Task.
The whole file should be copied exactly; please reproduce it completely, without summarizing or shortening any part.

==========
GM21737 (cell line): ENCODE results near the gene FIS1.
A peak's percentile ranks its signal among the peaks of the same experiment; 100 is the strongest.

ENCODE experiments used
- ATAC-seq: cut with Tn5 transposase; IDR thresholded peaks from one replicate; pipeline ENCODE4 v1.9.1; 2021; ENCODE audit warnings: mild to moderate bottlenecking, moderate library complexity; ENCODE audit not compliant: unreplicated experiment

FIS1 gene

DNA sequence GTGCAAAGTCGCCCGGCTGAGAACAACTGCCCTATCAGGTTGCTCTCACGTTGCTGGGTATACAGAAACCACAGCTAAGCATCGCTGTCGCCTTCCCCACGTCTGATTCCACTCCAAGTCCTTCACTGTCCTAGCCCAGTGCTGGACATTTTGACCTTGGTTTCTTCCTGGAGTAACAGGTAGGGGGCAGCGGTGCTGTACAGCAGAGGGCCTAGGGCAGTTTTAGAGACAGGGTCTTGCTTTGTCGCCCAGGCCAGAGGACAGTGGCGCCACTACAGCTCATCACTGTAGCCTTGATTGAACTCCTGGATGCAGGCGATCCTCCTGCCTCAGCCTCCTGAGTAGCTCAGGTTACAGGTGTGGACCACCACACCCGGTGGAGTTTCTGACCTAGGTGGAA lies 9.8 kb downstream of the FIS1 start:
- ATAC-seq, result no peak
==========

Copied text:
GM21737 (cell line): ENCODE results near the gene FIS1.
A peak's percentile ranks its signal among the peaks of the same experiment; 100 is the strongest.

ENCODE experiments used
- ATAC-seq: cut with Tn5 transposase; IDR thresholded peaks from one replicate; pipeline ENCODE4 v1.9.1; 2021; ENCODE audit warnings: mild to moderate bottlenecking, moderate library complexity; ENCODE audit not compliant: unreplicated experiment

FIS1 gene

DNA sequence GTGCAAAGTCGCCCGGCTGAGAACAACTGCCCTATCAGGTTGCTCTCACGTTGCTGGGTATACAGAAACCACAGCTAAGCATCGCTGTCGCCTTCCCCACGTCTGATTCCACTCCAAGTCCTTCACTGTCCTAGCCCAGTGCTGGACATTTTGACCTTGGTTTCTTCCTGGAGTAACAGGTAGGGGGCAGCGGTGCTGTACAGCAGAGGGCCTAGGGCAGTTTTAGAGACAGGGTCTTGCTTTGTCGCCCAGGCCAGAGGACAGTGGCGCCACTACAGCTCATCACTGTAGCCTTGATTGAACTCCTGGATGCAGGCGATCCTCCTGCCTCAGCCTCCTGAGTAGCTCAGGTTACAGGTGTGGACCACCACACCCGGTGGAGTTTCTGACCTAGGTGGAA lies 9.8 kb downstream of the FIS1 start:
- ATAC-seq, result no peak